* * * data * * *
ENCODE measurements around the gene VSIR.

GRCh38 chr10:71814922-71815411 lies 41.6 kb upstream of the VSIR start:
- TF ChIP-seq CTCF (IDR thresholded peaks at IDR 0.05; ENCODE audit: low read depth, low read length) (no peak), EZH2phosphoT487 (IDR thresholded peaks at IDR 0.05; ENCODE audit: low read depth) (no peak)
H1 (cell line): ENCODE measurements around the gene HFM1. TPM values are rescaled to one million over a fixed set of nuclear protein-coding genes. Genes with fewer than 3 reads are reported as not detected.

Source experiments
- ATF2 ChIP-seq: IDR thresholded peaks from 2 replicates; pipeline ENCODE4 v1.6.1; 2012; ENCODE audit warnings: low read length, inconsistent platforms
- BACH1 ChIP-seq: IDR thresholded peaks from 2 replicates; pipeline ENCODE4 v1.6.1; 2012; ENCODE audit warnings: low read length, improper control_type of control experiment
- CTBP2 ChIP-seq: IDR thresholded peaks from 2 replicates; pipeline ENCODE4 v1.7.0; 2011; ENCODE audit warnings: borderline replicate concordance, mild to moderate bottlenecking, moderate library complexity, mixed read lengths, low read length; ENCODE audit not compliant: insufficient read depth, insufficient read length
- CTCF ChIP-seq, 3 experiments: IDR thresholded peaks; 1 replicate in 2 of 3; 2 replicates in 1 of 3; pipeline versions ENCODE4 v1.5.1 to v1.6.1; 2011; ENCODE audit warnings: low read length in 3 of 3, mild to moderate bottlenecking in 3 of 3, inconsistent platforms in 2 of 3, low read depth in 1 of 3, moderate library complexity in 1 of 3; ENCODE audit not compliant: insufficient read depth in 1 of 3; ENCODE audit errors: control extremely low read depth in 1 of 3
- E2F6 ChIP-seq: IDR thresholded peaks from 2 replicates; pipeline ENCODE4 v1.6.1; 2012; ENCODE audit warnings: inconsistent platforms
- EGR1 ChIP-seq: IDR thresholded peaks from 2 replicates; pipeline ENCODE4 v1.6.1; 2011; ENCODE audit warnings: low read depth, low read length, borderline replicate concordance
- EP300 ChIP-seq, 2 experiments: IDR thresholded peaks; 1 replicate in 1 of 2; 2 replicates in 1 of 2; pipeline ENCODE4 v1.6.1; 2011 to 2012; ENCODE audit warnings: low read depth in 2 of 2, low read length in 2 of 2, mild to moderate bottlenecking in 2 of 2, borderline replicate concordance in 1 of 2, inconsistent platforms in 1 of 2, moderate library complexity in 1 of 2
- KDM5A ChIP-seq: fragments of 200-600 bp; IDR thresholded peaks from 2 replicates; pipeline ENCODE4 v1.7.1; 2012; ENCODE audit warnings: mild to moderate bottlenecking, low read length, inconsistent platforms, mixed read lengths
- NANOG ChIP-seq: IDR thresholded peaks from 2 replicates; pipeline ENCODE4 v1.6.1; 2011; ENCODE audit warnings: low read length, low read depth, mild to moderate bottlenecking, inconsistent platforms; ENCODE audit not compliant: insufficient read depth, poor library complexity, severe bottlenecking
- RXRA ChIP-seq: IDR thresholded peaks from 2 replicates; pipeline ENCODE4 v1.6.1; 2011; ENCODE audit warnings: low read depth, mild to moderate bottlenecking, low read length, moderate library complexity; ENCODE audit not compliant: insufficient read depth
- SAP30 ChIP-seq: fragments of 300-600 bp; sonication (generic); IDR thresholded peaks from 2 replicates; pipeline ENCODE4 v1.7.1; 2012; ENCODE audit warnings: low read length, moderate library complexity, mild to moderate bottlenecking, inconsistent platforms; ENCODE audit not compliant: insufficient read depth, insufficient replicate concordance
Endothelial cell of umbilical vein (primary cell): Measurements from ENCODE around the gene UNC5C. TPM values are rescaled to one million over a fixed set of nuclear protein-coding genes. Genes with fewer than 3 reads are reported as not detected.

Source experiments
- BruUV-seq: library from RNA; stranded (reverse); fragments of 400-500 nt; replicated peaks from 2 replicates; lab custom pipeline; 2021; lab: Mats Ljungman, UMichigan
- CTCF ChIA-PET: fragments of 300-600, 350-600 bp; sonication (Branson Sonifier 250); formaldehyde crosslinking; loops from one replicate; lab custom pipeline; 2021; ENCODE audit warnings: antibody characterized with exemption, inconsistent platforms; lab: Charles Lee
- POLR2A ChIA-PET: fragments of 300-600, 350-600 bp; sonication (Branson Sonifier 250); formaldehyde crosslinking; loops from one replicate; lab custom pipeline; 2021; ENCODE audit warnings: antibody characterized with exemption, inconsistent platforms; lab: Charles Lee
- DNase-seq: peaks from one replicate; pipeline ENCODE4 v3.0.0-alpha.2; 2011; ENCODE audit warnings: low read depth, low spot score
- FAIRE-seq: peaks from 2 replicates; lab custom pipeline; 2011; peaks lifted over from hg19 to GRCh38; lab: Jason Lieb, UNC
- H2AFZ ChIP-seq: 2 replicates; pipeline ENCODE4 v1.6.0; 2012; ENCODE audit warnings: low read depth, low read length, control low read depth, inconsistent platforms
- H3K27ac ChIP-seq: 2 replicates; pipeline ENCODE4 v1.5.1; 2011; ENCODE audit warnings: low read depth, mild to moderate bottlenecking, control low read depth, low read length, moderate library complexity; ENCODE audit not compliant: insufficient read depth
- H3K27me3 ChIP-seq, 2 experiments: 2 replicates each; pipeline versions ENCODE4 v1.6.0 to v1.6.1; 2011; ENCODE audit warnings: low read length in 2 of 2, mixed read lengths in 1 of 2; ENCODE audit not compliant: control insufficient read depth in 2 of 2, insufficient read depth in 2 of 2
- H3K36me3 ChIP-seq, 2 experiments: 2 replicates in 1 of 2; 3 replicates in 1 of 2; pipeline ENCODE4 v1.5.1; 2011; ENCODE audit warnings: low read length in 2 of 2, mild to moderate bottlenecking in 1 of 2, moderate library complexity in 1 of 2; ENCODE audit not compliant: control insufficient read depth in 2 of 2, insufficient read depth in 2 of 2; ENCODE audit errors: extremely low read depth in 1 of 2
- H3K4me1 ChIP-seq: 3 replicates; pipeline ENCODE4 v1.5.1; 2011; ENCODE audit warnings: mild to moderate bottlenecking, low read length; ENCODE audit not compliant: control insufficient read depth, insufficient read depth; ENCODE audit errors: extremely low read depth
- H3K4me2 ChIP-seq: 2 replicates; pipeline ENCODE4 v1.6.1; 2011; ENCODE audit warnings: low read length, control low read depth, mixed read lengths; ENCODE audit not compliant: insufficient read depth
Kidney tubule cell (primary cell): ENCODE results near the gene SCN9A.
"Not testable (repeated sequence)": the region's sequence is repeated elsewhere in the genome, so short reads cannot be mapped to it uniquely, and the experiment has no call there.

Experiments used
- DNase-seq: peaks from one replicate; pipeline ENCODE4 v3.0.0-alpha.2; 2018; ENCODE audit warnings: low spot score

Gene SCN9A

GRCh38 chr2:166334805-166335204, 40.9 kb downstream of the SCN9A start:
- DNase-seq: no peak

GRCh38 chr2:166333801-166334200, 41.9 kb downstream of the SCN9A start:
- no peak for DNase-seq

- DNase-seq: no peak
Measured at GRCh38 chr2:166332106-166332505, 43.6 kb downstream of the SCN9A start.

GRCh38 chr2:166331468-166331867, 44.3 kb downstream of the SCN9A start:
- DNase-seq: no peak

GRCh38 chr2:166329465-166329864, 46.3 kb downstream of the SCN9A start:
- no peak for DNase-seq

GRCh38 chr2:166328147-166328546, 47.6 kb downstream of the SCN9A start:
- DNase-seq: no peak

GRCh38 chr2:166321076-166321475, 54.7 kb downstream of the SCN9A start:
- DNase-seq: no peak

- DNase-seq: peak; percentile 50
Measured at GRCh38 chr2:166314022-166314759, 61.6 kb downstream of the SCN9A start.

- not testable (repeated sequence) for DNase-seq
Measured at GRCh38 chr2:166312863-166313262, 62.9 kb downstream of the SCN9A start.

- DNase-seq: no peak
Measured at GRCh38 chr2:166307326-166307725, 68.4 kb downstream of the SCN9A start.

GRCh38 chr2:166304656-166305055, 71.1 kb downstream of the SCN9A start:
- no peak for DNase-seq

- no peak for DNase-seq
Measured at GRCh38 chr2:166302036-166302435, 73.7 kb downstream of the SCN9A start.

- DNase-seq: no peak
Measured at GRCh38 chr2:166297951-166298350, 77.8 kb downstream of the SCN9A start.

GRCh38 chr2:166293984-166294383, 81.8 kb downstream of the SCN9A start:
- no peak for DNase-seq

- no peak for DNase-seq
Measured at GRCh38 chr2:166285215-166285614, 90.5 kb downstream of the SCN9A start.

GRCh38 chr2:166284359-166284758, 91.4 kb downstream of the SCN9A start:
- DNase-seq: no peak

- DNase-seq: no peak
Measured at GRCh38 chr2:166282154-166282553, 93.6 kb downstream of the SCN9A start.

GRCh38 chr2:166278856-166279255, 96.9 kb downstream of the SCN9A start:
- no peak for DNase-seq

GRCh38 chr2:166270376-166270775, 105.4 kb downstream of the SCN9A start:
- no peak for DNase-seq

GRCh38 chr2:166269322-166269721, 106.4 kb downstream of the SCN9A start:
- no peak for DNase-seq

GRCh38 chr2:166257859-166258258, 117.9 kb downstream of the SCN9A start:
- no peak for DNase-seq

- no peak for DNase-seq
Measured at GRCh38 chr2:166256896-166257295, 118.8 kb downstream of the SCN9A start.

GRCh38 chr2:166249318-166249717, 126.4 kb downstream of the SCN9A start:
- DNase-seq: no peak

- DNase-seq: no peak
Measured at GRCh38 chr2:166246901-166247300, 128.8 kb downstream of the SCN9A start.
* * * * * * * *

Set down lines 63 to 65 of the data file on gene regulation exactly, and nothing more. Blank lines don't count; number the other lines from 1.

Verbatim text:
- no peak for DNase-seq
Measured at GRCh38 chr2:166285215-166285614, 90.5 kb downstream of the SCN9A start.

GRCh38 chr2:166284359-166284758, 91.4 kb downstream of the SCN9A start: